The ones who sing with their hands

Move aside Rihanna, a new star is here: your ASL interpreter, Justina Miles.

While many of us couldn’t decide if we loved or hated Rihanna’s halftime show (those dancing marshmallows sure were something though), her ASL interpreter stole the show, and promptly went viral on TikTok.

Miles’ set was filled with the perfect amount of energy and confidence, conveying not only Rihanna’s performance but the vibe of her songs. It’s no wonder that her interpretation of Rihanna’s “Rude Boy” remix during the halftime performance gained so many views.

ASL interpreters are becoming more commonplace at concerts, providing deaf and hard of hearing audiences with a more complete experience. Andrea Marks of Vice explains that due to the wide range of hearing ability among deaf people and increases in technology like hearing aids and cochlear implants, “it's increasingly rare for someone to not be able to hear anything, especially at live concerts, where the speakers can blast sound at over 100 decibels.”

But being able to hear part of a setlist isn’t the same as having an accessible concert experience, hence the use of ASL interpreters to convey the lyrics and more nuanced instrumental sounds.

Marks notes that since the Americans with Disabilities Act was passed in 1990, concerts have to provide interpreters upon request. But this requirement has blossomed into a whole new aspect of performance, as interpreters make their own stylistic choices to make a song their own. Marks adds that ASL isn’t just its own language with different grammar and syntax from English, but it is also more idea-based than an exact translation and often relies more on visual elements like facial expressions and use of space. This gives interpreters freedom to translate songs in different ways, sometimes using direct fingerspelling, other times miming actions or using other motions to convey emotions and meanings from the music itself.

Even for a hearing audience, watching these interpreters perform is an art form itself. John Bell, the lead singer of Widespread Panic, said that “the first time he saw his music performed in ASL was like the first time he heard his music on the radio.” Many clips of ASL interpreters performing at concerts have gone viral, garnering them attention from both deaf and hearing populations.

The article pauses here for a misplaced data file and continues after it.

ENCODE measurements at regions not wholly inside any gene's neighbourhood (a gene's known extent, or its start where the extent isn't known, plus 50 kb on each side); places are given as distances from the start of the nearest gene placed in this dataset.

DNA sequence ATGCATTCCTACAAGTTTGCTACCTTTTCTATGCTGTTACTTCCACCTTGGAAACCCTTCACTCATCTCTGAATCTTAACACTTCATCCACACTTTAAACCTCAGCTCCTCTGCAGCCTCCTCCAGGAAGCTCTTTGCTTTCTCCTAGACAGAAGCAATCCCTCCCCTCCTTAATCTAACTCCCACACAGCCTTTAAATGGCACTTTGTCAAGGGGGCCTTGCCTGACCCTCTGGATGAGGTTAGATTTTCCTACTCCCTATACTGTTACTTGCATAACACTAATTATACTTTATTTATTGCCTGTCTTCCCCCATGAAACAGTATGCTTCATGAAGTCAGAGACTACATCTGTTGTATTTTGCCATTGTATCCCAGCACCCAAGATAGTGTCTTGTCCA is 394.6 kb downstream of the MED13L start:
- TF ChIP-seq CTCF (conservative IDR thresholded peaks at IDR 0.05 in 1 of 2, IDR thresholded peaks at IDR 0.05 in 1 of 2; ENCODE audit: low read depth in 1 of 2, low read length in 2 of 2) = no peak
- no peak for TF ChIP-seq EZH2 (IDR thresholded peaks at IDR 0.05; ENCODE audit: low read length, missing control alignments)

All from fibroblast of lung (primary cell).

So that brings us back to Justina Miles. In a Billboard article by Hannah Dailey, Miles reveals that she received the setlist for the Super Bowl only five days in advance, and focused her interpretation on both conveying the lyrics and moving to the beat, so that viewers could see rather than hear it.

Beyond Miles’ performance, there are countless others who have risen to internet stardom. At Lollapalooza last year, the interpreter of Cardi B and Megan the Stallion’s "WAP" stole the show with her interpretation of the iconic (and hard to translate) second verse. Amber Gallego, an ASL interpreter with a penchant for rap, went viral for keeping up with Twista, who is among the fastest rappers, when he performed a song not originally in his setlist. And countless other interpreters have received recognition for their performances, especially when interpreting in the genres of rap or heavy metal.

I, and many people here at The Tartan, are music lovers at our core. Seeing our favorite tracks performed in new ways makes us appreciate them more, and we recognize the hard work these interpreters do to make music accessible for all.